The one real benefit of a Brompton (to me) over a comparable Dahon is that the Brompton folds up small enough that it fits in checked airline luggage with no oversize fee (and a couple of inches to spare). Certain discount bus services have the same size baggage restriction. The smaller Dahons can come close depending on how you pack them but if anyone actually measures your bag it will be about eight inches oversize.
how the fuck does it weigh 30 lbs? that’s what my full sized bike weighs, and it’s
- 63cm, the largest size frame by that manufacturer
- 1987 tech, with all the weight incumbent with low-end '87 Shimano parts/cheap 27" wheelset.
anyway, ride what you dig, I guess. folders are notoriously picked apart by the cycling community for the disadvantages outweighing the one advantage of folding, which the author admits he seldom does, among other disadvantages he admits. hardly a ringing endorsement but he sounds happy, so it’s all good. more bikes in more places, I say.
Did you consider Montague folding bikes? They may be the only folding bikes approved for usage by paratroopers.
I’ll echo the other poster and say that more bikes (and fewer cars) improves the city.
While I have thoroughly enjoyed my D7 on average, there is no way in hell I would ever recommend Dahon to a friend. Any kind of repair or maintenance, or, god forbid, warranty coverage drops you into a special hell of absolutely zero customer service.
You’d better be best friends with your local shop that sold it to you, as they’re going to be your only way of getting anything. And if they don’t carry the spare part you need? Well, there’s always online companies in England who are willing to sell you the thing you need.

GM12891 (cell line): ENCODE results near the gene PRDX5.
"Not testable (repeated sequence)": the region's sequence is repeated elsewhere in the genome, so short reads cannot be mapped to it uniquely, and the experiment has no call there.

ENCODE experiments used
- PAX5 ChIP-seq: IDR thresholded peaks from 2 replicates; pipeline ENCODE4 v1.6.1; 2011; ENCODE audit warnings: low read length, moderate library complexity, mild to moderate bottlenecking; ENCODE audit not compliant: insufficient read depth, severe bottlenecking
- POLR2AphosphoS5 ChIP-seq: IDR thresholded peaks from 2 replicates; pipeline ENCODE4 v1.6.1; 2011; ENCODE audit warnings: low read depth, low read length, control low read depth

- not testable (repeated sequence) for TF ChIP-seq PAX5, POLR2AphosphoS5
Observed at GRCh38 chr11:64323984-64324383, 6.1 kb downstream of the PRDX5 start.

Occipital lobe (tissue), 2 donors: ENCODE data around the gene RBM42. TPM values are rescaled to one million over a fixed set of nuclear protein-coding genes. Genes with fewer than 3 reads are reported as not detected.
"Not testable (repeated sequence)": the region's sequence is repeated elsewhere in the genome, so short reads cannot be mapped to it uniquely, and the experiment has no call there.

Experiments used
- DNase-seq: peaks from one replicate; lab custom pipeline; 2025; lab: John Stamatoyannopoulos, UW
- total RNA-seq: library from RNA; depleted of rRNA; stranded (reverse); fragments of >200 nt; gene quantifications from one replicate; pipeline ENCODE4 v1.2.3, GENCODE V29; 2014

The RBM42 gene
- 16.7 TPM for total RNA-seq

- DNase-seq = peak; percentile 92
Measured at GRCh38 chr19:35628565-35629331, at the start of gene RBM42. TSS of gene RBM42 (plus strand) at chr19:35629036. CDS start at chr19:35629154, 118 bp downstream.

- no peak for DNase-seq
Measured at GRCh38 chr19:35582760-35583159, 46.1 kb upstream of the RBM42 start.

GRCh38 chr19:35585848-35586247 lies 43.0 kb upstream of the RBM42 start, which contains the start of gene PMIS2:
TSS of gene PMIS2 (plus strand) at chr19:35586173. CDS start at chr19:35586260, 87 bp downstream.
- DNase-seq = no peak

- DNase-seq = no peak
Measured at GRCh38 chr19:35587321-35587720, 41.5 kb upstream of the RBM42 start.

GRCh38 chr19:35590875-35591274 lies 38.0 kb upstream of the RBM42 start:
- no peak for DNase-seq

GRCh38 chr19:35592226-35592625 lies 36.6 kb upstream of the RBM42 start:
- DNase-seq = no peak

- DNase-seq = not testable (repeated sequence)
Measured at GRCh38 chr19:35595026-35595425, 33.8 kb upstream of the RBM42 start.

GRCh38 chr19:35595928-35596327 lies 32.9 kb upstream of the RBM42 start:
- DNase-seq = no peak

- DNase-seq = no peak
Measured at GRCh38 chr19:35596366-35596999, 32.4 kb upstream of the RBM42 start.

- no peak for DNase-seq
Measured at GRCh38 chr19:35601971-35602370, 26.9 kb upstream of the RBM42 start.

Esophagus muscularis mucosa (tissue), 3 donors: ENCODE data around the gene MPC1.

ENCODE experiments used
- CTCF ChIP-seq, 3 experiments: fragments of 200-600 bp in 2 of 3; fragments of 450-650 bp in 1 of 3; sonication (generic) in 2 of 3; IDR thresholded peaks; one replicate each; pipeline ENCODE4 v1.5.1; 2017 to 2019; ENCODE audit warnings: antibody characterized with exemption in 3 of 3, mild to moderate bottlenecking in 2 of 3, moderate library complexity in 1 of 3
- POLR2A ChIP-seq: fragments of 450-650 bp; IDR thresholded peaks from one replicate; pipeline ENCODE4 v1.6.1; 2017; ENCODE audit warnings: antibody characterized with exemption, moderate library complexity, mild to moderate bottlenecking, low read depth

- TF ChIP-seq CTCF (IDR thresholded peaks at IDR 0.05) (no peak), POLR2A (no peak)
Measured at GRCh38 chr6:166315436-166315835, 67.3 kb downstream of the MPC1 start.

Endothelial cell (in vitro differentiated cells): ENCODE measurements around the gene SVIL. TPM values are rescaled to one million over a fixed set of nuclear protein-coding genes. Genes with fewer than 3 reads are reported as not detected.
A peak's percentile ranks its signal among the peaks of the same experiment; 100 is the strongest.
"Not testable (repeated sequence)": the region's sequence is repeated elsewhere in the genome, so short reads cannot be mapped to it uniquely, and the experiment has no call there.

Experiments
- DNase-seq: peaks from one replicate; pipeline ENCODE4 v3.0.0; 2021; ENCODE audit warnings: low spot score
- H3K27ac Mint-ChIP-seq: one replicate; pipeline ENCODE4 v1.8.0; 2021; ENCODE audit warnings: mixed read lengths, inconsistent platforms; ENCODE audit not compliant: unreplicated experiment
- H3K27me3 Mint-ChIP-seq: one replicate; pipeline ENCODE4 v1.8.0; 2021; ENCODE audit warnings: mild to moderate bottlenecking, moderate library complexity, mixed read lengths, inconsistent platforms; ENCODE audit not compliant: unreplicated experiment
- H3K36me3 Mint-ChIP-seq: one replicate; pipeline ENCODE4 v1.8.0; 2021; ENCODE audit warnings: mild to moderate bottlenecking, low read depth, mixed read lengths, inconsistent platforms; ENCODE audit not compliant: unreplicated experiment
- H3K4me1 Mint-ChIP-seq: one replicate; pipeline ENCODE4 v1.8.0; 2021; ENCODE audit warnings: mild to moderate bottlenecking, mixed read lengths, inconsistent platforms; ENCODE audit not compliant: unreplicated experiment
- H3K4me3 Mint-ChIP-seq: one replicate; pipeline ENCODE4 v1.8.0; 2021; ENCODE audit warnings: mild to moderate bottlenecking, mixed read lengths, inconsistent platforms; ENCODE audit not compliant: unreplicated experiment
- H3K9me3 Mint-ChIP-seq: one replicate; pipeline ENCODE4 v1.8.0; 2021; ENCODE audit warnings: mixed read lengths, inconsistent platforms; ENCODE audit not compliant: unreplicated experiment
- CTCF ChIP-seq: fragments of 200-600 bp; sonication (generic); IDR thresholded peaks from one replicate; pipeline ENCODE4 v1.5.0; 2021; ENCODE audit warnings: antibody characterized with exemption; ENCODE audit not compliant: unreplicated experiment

When my frame broke at the folding hinge (they have since redesigned it) I had to bring it to the store I purchased it from, they had to send it back to Dahon who then had to approve a replacement, send the replacement frame to ths store and then have the store build it again. The whole process took about a month.
Tern is owned by David Han’s son (DAvid HAN, get it?), and I trust their customer service to be similar, so if anyone has any suggestions for rides that cost less than a Bronnie, I’d love to hear about them.
I bought an excellent folding bike off Craigslist for $100. The only problem is, you have to back over it with a car to fold it.
The single beam that is the frame is the answer to the weight question. The fact that it folds means it has to be a pretty butch piece of steel from the get go. Most of the other bits are aluminum, but the frame itself is all steel and forced into being rigid due to the lack of lower tube/seat tube triangle.
I lift up my aluminum hybrid on the weekends, which is by no means the lightest of its class, and it feels like a massive difference in weight, but dealing with it on the daily commute I’m really glad I can fold it up and take it with, New York’s Citibikes weigh 45 pounds and those are like riding a structural I-beam with wheels.
It sounds like the unfolding is more the issue…
Yeah, I had one of these for commuting and regretted it due to the extra weight, and lack of gearing for SF hills. Now that BART allows bikes on the trains at all times, I’ll probably switch to a standard full sized bike. Most likely the heavier weight comes from the joints/magnets/thicker tubing for rigidity.
I was thinking of getting a folder for the times when I was carless and wanted an option for getting around a nearby city that I’d take an intercity bus to. I was looking at the Giant ExpressWay, which looks nice and sturdy and probably isn’t that difficult to get parts for.
Here’s what I’m looking for- We’re hoping to hop around Europe with kids for a couple months, and bring bikes along to various cities. So I’d like a folding bike that can fit in a bag for airline/train travel, then unfold and can haul the bag it was just in. Does something like that exist? Maybe one of the existing folding bike bags modded to allow snap-on of bike trailer wheels and a coupler?
I have a Dahon P8(next model up with better gears), well the frame, and almost everything else replaced.
It doesn’t fold small enough to check in luggage but if you take the wheels off it does.